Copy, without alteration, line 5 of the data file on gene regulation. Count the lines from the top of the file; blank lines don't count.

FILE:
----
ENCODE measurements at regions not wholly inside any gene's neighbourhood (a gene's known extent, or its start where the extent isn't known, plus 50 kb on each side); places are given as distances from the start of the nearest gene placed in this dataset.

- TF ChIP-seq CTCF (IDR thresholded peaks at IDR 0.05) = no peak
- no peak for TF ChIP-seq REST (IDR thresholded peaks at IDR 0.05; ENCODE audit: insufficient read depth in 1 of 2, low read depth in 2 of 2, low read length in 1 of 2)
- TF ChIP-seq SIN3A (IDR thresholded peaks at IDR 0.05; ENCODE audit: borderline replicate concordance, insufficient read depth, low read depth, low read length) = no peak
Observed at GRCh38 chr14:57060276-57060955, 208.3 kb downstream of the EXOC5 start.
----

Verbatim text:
Observed at GRCh38 chr14:57060276-57060955, 208.3 kb downstream of the EXOC5 start.